Isolated from continental life, evolution on islands can take it own course, allowing many unique lineages and high levels of endemism. In some sites, the age of endemic species vary significantly from the average, a phenomenon thought to be associated with the origin (oceanic vs. continental) of island life.
Focusing on monocots, this study seeked to identify islands with significant neo-, paleo-, or mixed-endemic flora and to investigate factors contributing to these patterns. Using GBIF-mediated plant occurrences representing 15,964 species found on 4,306 islands, the authors calculated a measure of phylogenetic endemism and identified 142 islands as being either paleo-, neo- or mixed-endemic—with a subset of 42 islands being an extreme cases of the latter—super-endemic islands.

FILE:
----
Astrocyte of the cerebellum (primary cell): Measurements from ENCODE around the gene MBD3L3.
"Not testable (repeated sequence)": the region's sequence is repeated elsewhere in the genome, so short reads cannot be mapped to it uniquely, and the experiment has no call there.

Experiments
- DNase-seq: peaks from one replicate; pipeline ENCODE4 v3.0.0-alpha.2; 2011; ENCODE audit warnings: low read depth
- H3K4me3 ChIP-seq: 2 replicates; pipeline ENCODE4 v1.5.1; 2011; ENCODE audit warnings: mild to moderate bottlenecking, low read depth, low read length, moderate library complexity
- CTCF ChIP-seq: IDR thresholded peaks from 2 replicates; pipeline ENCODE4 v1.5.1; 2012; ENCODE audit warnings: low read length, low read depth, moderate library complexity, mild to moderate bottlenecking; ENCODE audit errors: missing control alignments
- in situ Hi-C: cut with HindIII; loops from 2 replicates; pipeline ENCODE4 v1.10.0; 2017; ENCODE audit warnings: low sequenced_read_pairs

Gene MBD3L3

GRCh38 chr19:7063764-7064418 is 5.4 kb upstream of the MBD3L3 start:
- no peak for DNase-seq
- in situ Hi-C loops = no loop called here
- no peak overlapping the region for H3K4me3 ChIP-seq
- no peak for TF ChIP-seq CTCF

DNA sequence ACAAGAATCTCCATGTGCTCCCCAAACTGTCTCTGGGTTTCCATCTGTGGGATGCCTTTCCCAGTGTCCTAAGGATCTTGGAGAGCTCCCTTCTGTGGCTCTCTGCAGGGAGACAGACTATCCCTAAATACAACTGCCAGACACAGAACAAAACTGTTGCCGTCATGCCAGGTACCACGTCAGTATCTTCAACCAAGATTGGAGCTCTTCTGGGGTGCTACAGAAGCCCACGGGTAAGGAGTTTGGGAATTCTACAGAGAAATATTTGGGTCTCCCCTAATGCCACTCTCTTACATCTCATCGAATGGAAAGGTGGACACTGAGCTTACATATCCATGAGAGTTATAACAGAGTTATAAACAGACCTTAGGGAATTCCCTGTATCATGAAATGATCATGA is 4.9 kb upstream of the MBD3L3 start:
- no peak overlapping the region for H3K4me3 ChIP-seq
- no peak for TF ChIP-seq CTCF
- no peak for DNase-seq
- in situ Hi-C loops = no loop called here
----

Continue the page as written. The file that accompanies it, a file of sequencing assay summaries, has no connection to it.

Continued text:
The islands identified—irreplaceable for uniqueness and evolutionary history—can help guide biodiversity conservation. While distributed across the entire world, most are present at low latitudes. In addition, the authors found that habitat availability and climate stability were the most important environmental factors contributing to endemism.